Experiments in Diplomatic Architecture,
University of Michigan, Taubman School of Architecture, 2012 Thesis
The Nest is not meant to poke fun at the embassy as an absurdity in the post-cold war and post-colonial world. Instead it attempts to highlight new ways in which institution building across national boundaries can begin to be an act of building more than just rhetorical bonds and can begin to be the real investment in local community and ecological connections overseas.
This proposal does approach the edge of the ridiculous and the ironic as it lifts out of danger while attempting to return the U.S. foreign service to the dense interior of the city. Its ridiculousness though, is only a response to the reality that the U.S. is spending upwards of 700 million dollars on its facilities in places like Iraq. It is not so far fetched to try and imagine what a $700 million facility might look like if its priorities extended beyond the guarantee of security and began to integrate the other pressing concerns of the various locations that it will become a part of.
My thesis project poses the question of whether architectural innovation can be a catalyst for changes in the diplomatic process itself. How would an architecture, intent on manipulating the way embassy buildings construct relationships with their local communities and environments manifest itself?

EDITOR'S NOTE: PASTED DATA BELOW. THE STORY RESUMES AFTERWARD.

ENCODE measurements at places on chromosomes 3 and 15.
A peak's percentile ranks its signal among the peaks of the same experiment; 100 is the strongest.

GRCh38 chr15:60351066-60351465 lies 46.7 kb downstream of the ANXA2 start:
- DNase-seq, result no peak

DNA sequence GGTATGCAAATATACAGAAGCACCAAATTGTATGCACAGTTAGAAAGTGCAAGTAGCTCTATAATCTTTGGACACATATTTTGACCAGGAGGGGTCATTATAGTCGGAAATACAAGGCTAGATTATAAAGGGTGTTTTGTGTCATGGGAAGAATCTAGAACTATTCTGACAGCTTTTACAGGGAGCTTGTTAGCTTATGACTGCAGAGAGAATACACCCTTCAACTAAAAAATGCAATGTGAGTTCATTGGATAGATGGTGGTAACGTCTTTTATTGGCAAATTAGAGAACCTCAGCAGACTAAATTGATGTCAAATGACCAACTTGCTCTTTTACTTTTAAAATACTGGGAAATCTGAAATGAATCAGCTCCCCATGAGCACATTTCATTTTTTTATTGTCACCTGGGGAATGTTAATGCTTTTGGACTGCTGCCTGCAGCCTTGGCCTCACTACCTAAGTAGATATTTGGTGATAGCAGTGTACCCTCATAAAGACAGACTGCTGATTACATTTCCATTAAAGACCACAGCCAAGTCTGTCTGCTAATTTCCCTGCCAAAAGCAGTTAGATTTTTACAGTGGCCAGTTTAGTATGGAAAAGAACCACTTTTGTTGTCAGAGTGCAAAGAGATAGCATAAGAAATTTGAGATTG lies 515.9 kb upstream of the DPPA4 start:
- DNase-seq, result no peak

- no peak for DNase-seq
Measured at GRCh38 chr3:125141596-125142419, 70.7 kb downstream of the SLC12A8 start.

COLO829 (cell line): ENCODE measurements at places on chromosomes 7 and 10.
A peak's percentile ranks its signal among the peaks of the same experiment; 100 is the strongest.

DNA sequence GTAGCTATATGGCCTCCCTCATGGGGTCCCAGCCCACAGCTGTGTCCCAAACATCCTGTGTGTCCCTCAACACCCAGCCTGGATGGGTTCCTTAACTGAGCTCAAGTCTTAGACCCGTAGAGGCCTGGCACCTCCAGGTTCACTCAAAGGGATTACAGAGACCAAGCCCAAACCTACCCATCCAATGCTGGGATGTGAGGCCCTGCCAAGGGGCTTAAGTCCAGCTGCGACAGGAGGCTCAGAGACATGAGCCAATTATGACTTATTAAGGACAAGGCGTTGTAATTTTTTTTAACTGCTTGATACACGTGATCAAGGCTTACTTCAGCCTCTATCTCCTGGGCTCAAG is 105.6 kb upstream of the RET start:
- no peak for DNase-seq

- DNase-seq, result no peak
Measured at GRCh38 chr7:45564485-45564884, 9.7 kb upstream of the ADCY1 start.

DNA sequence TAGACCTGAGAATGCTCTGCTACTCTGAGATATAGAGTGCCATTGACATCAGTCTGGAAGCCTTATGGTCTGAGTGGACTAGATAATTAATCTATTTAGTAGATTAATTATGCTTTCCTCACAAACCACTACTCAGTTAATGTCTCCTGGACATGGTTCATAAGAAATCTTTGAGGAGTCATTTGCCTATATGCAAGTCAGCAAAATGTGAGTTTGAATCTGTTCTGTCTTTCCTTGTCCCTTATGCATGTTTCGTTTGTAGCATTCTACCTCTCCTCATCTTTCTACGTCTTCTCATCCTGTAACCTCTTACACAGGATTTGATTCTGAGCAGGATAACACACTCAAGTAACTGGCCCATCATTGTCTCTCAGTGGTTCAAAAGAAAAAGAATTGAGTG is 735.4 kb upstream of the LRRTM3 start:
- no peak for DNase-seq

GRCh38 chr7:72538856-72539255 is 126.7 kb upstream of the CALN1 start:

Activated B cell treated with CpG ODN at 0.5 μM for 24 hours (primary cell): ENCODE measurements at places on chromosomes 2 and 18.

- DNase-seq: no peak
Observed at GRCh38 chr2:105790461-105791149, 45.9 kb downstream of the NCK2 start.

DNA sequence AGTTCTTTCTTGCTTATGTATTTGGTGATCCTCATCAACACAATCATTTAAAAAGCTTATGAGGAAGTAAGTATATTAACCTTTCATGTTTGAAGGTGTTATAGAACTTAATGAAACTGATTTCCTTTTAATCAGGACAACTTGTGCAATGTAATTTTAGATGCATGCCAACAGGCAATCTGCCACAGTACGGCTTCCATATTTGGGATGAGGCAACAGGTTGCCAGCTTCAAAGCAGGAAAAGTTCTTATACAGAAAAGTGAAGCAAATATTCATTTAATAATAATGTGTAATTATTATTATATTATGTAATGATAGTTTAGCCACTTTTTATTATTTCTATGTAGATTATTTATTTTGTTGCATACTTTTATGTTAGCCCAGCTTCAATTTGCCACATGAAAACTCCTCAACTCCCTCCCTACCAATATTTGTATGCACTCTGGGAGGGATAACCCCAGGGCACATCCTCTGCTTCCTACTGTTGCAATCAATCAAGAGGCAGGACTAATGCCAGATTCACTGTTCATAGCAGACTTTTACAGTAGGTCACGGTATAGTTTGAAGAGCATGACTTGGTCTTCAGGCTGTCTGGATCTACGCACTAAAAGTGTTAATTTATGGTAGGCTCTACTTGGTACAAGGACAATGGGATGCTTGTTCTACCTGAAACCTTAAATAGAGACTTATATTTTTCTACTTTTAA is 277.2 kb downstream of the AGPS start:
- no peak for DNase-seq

Site: Ambiguity and Sensitivities
The construction of a institutional headquarters that will operate within the sovereign territory of another is a process that exaggerates all the prerequisite attention to contextual sensitivities and ideological representation. There are an infinite number of ways that the construction can take place as it is the end result of the inevitable collision of national pride, political attitudes, level of intimacy of state relations, security requirements, local resources as well as foreign, and the local legal and community requirements or requests.
I chose the site of Morocco, as it is simultaneously ambiguous and sensitive as a diplomatic case study. It remains ambiguous because it is outside of the realm of most of the major conflicts that define our current foreign relations conundrums of endless wars, failed states and economic conflict. It remains sensitive as it is predominantly Muslim, a monarchy that continues to restrict human rights, and an example of a country that will be at the forefront of destabilizing environmental disasters like water shortages in the near future. It becomes a fertile ground for redefinition of U.S. diplomacy because it is a Muslim country that attracts an enormous tourist population during the year, it is one of very few Islamic nations that has a good relationship with Isreal, and it was the first nation to recognize the U.S. as an independent nation by offering a property to establish a permanent legation.
The Nest: The Birds
Image and Metaphor
Choosing birds as a subject around which to construct the embassy was opportunistic but extremely useful. There are four imagined scenarios or ideas or histories that emerge because of the presence of the birds that help inform the potential of the "place" of the embassy.